One of the most confusing aspects of the accounting process is understanding the difference between temporary and permanent accounts. Someone may ask, why is knowing this important? It is important because, if you must do a proper booking keep then this knowledge of what a temporary account is will come in handy.
In this article, we have tried as much as we can to provide concise information about temporary and permanent accounts as we know that this information will help you know which is not a temporary account including the characteristics of a temporary account.
What is a Temporary Account?
An account is considered to be a temporary account if it is designed to track financial activities over a stipulated period of time. This is a type of account that should be closed after the stipulated period of financial activities has elapsed.
Since it is a type of account that is used to track financial activities over a period of time, it Immortal that after the stipulated time has elapsed the account should be closed so that no financial activity carried out in the current period would be charged to the next period.
The main types of accounts taught in Accounting 101 are Assets, Liabilities, Expenses, Income/revenue and Equity.
All accounting transactions are recorded in these accounts at a different level, whether you account for a small business or a Fortune 500 company. For example, when you pay $1,500 a month in rent, you directly affect the asset and expense accounts.
When you are paid $150 by a customer, the process affects the asset and income accounts. With this process in mind, it’s easier to understand what temporary accounts are for and why they’re important.
Examples of Temporary Accounts
Basically, there are three types of temporary accounts namely Income, Expenditure and Income Summary.
#1. Income/Revenue Account
In a company account, the total money earned by that company is called the revenue. This type of account in a company needs to be closed by the end of the year so that it will not be carried over to the next year.
For a company to close this account, the accountant will need to create a debit entry for the entire income balance. If the total recorded revenue is, for example, $25,000, the revenue account to be debited of the same amount, i.e. the debit entry of$25,000 should be written in the revenue account.
A corresponding credit of $25,000 is then posted to the revenue summary account to maintain the entry balance.
#2. Expense Account
You cannot remove expenses from a running business as it is an important aspect of any company. The only way to keep a business moving is through expenses. This is a type of account that tracks the expenses made by a company or business over a period of time. These expenses are always made toward the running of the business including supplies, advertisement, etc.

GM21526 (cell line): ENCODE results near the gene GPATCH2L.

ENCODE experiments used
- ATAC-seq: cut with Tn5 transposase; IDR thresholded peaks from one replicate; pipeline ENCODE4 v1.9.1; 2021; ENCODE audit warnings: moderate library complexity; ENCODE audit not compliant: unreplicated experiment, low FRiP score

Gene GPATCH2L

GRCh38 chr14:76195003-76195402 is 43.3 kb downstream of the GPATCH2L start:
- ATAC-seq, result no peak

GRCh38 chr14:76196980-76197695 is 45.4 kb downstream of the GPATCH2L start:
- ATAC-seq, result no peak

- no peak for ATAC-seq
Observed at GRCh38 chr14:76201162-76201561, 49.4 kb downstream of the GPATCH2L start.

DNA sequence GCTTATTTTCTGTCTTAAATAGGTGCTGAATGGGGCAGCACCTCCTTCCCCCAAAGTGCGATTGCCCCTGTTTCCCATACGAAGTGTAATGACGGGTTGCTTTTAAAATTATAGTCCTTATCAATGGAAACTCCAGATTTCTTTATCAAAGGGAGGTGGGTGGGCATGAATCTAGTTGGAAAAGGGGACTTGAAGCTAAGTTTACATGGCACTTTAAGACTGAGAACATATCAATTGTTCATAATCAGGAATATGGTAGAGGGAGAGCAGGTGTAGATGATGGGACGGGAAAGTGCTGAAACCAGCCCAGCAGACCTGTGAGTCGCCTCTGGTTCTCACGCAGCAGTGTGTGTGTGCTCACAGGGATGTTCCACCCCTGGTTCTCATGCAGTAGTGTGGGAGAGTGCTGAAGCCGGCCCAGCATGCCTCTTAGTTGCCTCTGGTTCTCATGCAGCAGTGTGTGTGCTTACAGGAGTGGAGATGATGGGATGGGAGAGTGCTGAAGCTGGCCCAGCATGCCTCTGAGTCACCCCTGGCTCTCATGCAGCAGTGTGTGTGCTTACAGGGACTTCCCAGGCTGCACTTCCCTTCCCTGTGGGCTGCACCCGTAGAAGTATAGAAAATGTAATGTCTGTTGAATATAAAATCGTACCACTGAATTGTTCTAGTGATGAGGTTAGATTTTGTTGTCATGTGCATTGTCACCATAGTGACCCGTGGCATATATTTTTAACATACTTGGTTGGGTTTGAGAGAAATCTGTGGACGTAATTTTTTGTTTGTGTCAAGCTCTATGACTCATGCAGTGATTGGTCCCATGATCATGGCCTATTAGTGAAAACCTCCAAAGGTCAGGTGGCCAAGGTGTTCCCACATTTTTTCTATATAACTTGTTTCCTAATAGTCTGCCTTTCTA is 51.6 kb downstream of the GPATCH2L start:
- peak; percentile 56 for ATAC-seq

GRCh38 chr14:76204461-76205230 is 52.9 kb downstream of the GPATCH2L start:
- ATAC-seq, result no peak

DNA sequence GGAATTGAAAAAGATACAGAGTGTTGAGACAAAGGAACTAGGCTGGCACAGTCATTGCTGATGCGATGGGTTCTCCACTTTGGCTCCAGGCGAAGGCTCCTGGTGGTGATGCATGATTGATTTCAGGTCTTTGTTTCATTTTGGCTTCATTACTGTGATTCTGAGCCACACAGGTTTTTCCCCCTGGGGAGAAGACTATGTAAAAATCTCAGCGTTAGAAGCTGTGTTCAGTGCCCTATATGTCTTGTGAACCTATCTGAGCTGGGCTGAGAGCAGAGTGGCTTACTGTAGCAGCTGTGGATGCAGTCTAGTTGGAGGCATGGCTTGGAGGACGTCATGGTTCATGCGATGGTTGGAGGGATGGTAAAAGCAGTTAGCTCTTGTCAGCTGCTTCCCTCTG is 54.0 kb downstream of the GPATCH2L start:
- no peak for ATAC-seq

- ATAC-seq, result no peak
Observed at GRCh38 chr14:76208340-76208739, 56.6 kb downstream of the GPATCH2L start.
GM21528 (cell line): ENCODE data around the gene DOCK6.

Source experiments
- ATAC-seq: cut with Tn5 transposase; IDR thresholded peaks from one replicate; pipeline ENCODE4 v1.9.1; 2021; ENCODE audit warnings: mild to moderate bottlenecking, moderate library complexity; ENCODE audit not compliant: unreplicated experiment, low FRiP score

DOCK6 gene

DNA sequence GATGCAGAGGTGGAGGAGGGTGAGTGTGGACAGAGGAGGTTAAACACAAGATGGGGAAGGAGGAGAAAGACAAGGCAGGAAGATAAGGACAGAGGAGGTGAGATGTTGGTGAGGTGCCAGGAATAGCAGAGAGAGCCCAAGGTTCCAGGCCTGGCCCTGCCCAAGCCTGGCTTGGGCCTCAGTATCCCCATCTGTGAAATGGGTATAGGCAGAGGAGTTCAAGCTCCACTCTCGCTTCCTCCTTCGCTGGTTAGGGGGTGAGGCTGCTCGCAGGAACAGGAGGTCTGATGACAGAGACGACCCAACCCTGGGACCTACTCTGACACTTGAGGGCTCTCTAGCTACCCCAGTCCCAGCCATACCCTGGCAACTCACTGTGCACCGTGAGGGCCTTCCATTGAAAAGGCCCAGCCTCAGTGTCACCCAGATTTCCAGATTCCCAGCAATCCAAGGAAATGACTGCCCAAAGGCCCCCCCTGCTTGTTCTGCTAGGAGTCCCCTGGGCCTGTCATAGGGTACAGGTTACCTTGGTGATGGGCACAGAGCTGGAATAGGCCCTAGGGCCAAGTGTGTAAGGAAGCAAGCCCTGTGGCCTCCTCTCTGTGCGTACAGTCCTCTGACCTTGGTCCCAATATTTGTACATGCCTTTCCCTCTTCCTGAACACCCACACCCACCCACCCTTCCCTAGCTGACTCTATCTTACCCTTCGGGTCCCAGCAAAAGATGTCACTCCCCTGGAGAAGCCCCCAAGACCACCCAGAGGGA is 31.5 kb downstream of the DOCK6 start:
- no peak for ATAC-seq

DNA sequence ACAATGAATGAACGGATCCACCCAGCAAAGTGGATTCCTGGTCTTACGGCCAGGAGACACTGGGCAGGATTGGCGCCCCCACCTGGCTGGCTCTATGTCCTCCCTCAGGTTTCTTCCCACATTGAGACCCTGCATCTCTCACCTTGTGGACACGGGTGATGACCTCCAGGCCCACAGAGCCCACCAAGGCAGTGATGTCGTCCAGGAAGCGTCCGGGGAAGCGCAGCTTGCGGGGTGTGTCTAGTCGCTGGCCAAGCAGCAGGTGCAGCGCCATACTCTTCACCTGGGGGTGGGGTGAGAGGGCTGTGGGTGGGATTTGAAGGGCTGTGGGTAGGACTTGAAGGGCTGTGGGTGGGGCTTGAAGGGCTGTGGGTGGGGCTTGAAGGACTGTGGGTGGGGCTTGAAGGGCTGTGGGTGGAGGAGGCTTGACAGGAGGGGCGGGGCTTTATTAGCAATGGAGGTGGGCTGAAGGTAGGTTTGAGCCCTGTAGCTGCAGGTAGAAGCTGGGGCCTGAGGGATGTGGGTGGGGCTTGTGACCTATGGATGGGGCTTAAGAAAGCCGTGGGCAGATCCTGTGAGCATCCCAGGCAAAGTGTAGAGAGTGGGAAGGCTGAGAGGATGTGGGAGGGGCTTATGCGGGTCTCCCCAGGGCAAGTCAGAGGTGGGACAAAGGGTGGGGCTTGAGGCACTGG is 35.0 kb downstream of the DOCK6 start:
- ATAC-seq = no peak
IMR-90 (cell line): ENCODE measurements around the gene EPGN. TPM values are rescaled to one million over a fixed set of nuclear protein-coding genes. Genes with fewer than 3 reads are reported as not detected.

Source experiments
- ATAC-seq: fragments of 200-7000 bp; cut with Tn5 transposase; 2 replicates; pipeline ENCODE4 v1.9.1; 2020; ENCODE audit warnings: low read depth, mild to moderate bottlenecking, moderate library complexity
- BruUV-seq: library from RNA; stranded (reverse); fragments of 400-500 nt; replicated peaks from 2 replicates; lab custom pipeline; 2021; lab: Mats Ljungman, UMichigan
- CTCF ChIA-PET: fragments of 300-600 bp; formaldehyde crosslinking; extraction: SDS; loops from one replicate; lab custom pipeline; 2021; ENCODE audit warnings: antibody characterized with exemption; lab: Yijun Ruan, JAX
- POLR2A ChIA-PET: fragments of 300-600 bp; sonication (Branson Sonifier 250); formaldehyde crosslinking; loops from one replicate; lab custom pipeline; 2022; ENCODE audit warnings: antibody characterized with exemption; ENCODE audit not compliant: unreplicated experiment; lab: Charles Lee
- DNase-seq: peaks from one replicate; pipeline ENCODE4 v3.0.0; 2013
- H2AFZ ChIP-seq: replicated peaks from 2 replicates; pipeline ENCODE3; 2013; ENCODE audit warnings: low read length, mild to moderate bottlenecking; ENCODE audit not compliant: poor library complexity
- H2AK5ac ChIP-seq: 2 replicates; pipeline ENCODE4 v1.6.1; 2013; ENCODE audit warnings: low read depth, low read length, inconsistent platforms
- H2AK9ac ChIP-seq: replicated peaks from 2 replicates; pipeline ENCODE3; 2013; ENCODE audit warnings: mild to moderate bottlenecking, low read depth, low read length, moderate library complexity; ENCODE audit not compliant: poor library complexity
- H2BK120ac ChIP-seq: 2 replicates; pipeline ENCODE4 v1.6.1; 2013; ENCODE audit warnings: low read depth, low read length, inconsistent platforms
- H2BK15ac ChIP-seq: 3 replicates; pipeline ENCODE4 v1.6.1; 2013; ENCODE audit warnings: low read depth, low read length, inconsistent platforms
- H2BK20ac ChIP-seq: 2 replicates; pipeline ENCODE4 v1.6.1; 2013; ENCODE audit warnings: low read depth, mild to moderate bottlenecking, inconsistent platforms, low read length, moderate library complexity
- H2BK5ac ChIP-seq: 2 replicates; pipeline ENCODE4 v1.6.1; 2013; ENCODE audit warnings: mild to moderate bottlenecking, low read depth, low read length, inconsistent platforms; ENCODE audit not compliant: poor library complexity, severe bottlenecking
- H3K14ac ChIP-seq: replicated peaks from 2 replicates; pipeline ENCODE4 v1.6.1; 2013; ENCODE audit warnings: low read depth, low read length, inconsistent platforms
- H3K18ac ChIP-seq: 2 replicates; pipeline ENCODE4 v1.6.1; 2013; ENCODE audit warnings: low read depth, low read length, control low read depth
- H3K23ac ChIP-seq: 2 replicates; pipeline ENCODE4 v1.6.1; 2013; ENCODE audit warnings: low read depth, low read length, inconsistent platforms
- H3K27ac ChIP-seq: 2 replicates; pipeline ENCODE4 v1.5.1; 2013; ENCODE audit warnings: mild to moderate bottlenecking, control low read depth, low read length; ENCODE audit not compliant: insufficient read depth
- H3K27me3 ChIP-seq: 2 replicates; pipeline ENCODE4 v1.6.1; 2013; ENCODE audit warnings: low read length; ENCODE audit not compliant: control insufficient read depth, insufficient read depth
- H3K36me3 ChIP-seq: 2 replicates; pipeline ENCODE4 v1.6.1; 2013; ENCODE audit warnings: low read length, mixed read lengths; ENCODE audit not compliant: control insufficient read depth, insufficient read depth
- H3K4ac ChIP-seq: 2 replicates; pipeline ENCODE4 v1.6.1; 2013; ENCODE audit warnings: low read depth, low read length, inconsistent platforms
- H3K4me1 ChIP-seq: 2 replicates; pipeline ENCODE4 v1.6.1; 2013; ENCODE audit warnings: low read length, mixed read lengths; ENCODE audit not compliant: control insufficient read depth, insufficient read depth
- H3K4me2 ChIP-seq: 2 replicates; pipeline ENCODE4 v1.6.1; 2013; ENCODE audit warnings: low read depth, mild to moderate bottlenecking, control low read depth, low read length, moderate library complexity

For example, $7,000 is spent by a company in running its business over a year – at the end of the accounting year, the amount is transferred to the income summary by crediting the expense account, in which case the balance is reset and the corresponding amount is debited from the income summary.
#3. Income Summary Account
An income Summary Account is one of the most important types of temporary account – this is where the revenues and expenses made by a company over a period of time is transferred as the revenue and expense account has been closed, the account now shows the net income of the company.
In the example above, a gross income of $25,000 less gross expenses of $7,000 results in net income of $18,000, which appears on the income summary.
You should also remember that the income summary is a type of temporary account, it should be transferred to the capital account. This can be done by making a debit entry to the income summary account and making a credit entry to the capital account.
Also Read: 9 States With No Income Tax
Where do Temporary Accounts Come from?
We stated the importance of a temporary account to a business, be it small or big. Temporary accounts are tools that help for the smooth running of a business daily. These accounts keep records of income, expenses and net income over a period of time. It is through these accounts that financial statements are created.
If we want to know where the use of these methods of accounting started, then we need to look as far back as centuries ago when merchants use them to keep their transactions and assets on track.
Today, companies use software like Quickbooks to create these accounts which makes for the easy tracking of resources and cash flow. With a computer, manual entry is no longer necessary and the accounting process is much easier.
With help of technology, the accounting process is now much easier – the process of keeping temporary accounts is now automated and computerised.
Non-Temporary Account Definition – What is a Permanent Account?
Permanent accounts are non-temporary financial accounts that cannot be closed easily like temporary accounts. They are a type of account that require prior notice before they are closed. This means that the account will remain open even if you are inactive.
Permanent accounts are a type of account that require debit and credit cards to be associated with them. Savings and Checking accounts are types of permanent accounts.
These accounts often have a wide range of features and services associated with them and they include access to online banking, bill payment options, overdraft protection, direct deposit and more. With a permanent account, individuals can enjoy the convenience of having all their financial products in one place.
In addition, they offer more security than other temporary or short-term financial products. However, another important thing you should know about a permanent account is the fact that you may have to pay more fees in managing them than you will do in a temporary account.
What’s the Difference between Temporary and Permanent Accounts?
Temporary accounts refer to accounts whose balance has not been transferred at the end of the accounting period. Instead, the balances of these accounts are transferred to the corresponding permanent accounts at the end of the period.